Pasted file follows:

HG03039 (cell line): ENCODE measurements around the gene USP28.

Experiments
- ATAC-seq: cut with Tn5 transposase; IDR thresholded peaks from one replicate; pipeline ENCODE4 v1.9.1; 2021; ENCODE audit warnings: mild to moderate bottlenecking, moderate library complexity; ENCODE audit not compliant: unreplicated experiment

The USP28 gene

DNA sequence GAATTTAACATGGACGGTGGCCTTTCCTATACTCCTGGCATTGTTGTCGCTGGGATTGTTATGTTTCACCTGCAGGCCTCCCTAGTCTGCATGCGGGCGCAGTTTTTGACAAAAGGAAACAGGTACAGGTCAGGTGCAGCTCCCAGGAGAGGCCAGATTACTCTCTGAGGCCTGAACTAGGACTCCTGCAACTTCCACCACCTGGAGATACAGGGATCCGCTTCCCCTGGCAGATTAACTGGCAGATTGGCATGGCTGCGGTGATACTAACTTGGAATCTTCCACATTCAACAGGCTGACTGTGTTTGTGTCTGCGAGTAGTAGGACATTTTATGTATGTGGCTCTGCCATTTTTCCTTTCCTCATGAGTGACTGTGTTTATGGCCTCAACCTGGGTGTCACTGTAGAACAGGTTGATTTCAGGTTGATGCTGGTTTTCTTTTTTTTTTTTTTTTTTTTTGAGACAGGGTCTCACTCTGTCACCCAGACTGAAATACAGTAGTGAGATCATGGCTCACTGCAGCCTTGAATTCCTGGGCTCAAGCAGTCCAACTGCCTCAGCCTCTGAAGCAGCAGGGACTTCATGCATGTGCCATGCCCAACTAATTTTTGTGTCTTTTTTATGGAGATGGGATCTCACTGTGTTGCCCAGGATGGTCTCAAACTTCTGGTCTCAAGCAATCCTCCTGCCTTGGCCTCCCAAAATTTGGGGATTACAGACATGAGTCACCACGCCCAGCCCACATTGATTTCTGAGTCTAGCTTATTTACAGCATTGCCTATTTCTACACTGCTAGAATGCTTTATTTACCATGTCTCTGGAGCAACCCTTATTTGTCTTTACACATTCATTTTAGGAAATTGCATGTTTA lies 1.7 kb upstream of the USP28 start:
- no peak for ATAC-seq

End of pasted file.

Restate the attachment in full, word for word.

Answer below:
HG03039 (cell line): ENCODE measurements around the gene USP28.

Experiments
- ATAC-seq: cut with Tn5 transposase; IDR thresholded peaks from one replicate; pipeline ENCODE4 v1.9.1; 2021; ENCODE audit warnings: mild to moderate bottlenecking, moderate library complexity; ENCODE audit not compliant: unreplicated experiment

The USP28 gene

DNA sequence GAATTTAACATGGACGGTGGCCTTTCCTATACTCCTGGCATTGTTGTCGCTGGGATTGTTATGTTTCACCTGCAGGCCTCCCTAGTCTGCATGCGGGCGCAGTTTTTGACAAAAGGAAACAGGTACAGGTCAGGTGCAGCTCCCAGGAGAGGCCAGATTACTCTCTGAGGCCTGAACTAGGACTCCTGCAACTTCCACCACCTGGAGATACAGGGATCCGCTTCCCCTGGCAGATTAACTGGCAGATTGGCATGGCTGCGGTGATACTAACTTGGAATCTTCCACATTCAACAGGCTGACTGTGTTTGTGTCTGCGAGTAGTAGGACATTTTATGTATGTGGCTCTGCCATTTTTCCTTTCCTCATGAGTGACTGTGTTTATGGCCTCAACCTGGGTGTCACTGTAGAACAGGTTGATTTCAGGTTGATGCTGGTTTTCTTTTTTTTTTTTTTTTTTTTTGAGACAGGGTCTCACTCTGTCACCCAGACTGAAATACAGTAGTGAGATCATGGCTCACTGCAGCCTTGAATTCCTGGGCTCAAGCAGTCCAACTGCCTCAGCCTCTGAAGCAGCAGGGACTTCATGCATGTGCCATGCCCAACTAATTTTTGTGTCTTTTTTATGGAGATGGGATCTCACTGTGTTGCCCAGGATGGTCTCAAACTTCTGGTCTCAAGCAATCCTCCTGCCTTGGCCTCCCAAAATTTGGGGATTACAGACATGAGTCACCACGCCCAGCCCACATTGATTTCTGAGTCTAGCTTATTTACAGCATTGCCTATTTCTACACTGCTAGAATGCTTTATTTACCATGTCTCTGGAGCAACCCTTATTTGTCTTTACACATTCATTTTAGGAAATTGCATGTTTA lies 1.7 kb upstream of the USP28 start:
- no peak for ATAC-seq